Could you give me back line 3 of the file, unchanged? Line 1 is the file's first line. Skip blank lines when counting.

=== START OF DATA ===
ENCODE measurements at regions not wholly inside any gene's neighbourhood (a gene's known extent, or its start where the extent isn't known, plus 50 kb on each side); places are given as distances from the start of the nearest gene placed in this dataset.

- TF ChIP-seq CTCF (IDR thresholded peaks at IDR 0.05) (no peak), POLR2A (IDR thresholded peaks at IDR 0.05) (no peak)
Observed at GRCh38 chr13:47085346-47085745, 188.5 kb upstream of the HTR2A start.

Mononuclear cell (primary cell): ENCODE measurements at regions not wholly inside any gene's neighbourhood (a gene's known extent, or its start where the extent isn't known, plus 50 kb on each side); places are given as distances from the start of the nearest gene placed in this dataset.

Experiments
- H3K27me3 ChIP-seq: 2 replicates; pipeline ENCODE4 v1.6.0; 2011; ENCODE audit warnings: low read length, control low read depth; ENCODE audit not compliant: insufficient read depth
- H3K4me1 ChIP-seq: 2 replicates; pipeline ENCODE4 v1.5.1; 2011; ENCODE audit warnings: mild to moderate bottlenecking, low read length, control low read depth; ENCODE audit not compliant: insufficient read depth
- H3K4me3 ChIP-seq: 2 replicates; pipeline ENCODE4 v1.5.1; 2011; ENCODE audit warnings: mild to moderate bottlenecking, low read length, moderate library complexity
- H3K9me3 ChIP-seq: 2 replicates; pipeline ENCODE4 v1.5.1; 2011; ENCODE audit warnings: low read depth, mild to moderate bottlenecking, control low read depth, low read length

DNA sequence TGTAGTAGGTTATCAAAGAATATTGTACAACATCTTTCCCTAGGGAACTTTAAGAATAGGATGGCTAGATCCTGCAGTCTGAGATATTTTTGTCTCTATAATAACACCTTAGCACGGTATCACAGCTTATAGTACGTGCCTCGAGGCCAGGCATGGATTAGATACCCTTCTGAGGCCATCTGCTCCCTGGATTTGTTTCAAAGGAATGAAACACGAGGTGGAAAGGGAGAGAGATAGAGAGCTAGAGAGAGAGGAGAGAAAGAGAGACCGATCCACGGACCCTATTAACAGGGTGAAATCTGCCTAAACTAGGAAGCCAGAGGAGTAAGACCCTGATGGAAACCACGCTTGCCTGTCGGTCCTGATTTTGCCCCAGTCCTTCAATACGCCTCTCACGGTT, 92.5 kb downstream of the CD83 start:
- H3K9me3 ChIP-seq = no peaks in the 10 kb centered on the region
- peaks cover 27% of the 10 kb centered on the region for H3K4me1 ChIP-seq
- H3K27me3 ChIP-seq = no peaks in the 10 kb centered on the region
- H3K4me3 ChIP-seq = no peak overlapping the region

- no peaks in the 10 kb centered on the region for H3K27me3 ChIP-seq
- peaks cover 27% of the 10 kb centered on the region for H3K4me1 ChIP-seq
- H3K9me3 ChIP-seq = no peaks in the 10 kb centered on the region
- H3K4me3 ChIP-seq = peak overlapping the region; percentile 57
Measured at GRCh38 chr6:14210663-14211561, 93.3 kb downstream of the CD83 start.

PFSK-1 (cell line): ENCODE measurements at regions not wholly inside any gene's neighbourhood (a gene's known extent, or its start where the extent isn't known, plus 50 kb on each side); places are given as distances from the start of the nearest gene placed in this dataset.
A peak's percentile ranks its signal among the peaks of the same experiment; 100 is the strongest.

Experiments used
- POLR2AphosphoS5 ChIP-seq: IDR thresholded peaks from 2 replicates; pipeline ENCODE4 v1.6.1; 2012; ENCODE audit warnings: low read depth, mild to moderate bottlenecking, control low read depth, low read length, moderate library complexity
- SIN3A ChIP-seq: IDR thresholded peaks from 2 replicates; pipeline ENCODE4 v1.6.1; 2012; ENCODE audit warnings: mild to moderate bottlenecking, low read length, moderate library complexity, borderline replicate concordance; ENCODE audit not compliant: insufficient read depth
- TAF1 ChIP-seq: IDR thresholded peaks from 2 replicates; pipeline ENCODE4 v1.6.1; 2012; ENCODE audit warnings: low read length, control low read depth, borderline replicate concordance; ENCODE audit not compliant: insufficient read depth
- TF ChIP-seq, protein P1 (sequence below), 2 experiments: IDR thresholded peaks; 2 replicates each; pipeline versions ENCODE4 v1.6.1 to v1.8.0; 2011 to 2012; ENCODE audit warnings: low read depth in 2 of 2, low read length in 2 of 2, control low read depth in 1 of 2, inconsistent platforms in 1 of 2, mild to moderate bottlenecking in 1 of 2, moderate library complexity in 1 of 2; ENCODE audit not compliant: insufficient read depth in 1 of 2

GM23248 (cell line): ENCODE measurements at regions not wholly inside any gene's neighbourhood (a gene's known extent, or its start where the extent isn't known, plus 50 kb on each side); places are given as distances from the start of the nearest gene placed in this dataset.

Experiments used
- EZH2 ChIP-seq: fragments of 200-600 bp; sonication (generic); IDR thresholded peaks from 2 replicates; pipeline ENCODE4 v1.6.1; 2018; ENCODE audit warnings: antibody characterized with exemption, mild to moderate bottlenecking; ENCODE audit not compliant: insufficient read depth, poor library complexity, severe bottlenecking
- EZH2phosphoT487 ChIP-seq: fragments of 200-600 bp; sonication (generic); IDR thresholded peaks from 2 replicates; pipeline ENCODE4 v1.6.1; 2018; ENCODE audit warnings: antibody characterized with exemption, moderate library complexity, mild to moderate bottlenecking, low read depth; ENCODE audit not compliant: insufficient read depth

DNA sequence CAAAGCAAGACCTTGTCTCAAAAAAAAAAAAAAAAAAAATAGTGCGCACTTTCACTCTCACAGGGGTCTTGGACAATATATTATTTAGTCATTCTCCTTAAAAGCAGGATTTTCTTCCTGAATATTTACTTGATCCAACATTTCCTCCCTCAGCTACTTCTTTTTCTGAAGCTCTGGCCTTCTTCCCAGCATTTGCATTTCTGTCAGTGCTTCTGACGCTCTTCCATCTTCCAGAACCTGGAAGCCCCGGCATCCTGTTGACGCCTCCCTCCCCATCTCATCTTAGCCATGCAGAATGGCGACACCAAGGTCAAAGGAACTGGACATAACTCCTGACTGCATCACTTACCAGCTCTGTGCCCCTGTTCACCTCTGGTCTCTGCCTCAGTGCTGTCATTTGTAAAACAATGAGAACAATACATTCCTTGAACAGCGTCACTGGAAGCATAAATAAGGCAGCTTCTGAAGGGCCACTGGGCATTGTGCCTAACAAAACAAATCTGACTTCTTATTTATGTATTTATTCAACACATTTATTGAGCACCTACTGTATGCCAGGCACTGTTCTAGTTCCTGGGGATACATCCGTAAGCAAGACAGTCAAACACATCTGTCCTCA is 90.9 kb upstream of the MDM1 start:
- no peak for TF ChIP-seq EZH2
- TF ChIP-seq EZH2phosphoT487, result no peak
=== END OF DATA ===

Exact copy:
Observed at GRCh38 chr13:47085346-47085745, 188.5 kb upstream of the HTR2A start.